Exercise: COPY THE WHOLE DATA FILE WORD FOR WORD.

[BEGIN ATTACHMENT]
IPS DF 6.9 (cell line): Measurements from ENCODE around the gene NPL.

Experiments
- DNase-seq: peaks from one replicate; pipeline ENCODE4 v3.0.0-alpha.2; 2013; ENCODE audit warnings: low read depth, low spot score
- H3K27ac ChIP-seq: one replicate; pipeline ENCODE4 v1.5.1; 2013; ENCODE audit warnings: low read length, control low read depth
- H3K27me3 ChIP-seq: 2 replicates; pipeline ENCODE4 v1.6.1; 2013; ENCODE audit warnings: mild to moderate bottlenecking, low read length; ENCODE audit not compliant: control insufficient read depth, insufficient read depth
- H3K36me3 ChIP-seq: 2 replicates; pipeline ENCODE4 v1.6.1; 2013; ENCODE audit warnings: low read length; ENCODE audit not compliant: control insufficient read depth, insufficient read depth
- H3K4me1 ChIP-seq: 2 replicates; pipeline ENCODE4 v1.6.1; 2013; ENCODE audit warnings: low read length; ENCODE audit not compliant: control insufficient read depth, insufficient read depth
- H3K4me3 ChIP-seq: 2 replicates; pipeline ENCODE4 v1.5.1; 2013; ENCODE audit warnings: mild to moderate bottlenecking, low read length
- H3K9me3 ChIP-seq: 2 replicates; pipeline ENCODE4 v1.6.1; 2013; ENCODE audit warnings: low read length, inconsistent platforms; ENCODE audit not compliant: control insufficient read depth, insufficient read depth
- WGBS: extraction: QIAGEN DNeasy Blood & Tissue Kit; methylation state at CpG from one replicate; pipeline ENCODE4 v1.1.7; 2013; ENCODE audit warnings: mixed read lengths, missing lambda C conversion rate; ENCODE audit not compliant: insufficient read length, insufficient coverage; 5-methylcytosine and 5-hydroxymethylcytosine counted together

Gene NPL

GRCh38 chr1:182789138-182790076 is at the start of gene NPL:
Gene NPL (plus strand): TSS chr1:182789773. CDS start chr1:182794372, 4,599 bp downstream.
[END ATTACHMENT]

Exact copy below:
IPS DF 6.9 (cell line): Measurements from ENCODE around the gene NPL.

Experiments
- DNase-seq: peaks from one replicate; pipeline ENCODE4 v3.0.0-alpha.2; 2013; ENCODE audit warnings: low read depth, low spot score
- H3K27ac ChIP-seq: one replicate; pipeline ENCODE4 v1.5.1; 2013; ENCODE audit warnings: low read length, control low read depth
- H3K27me3 ChIP-seq: 2 replicates; pipeline ENCODE4 v1.6.1; 2013; ENCODE audit warnings: mild to moderate bottlenecking, low read length; ENCODE audit not compliant: control insufficient read depth, insufficient read depth
- H3K36me3 ChIP-seq: 2 replicates; pipeline ENCODE4 v1.6.1; 2013; ENCODE audit warnings: low read length; ENCODE audit not compliant: control insufficient read depth, insufficient read depth
- H3K4me1 ChIP-seq: 2 replicates; pipeline ENCODE4 v1.6.1; 2013; ENCODE audit warnings: low read length; ENCODE audit not compliant: control insufficient read depth, insufficient read depth
- H3K4me3 ChIP-seq: 2 replicates; pipeline ENCODE4 v1.5.1; 2013; ENCODE audit warnings: mild to moderate bottlenecking, low read length
- H3K9me3 ChIP-seq: 2 replicates; pipeline ENCODE4 v1.6.1; 2013; ENCODE audit warnings: low read length, inconsistent platforms; ENCODE audit not compliant: control insufficient read depth, insufficient read depth
- WGBS: extraction: QIAGEN DNeasy Blood & Tissue Kit; methylation state at CpG from one replicate; pipeline ENCODE4 v1.1.7; 2013; ENCODE audit warnings: mixed read lengths, missing lambda C conversion rate; ENCODE audit not compliant: insufficient read length, insufficient coverage; 5-methylcytosine and 5-hydroxymethylcytosine counted together

Gene NPL

GRCh38 chr1:182789138-182790076 is at the start of gene NPL:
Gene NPL (plus strand): TSS chr1:182789773. CDS start chr1:182794372, 4,599 bp downstream.